The Naso indigenous community of
By the same token, however, they are cursed to live in such a beautiful and coveted place. The Naso aren’t all that different from many other indigenous groups in
Last month, a small delegation of Naso leaders traveled to
“For the last three years we’ve been campaigning to get the world to pay attention to our situation,” says Eliseo Vargas, a savvy and well-versed Naso spokesperson. “We’ve been fighting to get collective land titles for an even longer period of time, so right now we’re happy to begin to be heard and to introduce this first petition.”
The Naso practice subsistence agriculture and live in 160,000 hectares but they have little rights over their ancestral lands. Unlike the neighboring Kuna—a community I wrote about in the Spring 2010 AQ—they don’t enjoy “comarca” status within the Panamanian constitution, a title that would allow them to practice their traditions and way of life within their territory in relative autonomy from the central government. Instead, Naso communities have been subjected to forced evictions, detentions and the destruction of their environment.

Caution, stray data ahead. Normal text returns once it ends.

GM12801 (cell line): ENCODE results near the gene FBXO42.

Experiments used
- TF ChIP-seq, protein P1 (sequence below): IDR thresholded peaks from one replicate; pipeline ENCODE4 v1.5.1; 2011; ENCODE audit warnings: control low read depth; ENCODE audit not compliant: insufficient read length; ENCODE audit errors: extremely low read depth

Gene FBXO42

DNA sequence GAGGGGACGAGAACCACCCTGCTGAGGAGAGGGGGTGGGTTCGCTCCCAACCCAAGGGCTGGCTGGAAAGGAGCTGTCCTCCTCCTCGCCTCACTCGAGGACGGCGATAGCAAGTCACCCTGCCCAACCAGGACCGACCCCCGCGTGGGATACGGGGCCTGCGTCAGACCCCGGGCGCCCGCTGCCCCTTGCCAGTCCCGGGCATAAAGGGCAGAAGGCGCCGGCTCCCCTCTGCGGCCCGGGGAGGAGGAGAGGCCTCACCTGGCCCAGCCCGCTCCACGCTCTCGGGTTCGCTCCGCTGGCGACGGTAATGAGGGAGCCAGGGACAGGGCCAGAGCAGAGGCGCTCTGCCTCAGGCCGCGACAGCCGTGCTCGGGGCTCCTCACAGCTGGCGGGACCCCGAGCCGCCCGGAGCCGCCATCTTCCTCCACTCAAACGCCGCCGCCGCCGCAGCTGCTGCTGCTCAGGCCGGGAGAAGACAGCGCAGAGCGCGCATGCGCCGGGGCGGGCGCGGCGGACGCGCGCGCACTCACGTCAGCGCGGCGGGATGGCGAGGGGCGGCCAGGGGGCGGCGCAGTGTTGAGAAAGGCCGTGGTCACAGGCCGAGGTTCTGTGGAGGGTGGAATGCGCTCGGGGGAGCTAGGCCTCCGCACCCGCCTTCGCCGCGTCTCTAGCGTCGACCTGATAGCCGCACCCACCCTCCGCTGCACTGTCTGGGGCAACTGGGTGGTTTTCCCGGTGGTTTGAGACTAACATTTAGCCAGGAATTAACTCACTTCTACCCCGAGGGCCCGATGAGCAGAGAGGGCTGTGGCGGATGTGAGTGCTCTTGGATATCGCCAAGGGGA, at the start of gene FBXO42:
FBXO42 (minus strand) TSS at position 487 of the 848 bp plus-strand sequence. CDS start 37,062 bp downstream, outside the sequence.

For the last three years, the Panamanian cattle company, Bocas, has been pushing the agricultural frontier further and further into Naso territory, cutting down their forests and jeopardizing their access to arable land. Naso leadership has brought the case to the Panamanian courts to no avail. When the heavy machinery began to flatten humble thatched roof huts in the
“We feel that the cattle company is complicit with the people in government because they have never responded to our requests,” says Vargas. “And despite all of our demands, last month, the ministry of justice presented us with its third eviction notice.”
But there exists an even greater threat to the Naso; one that has been in construction on the banks of
“Blocking the river will flood vast areas where we live; we would have to move our homes, families, crops, animals, and our lives,” wrote a Ngöbe-Buglé leader to the U.S.-based contractor in charge of the Bonyic dam, AES Corporation. “Where would we go?”
The history of forced evictions of indigenous communities is not uncommon in
But today’s globalized indigenous rights movement is beginning to change business as usual. A growing number of cases are now being brought to the IACHR and other rights watchdogs, and countries like
*Ruxandra Guidi is a contributing blogger to AmericasQuarterly.org based in San Francisco, California.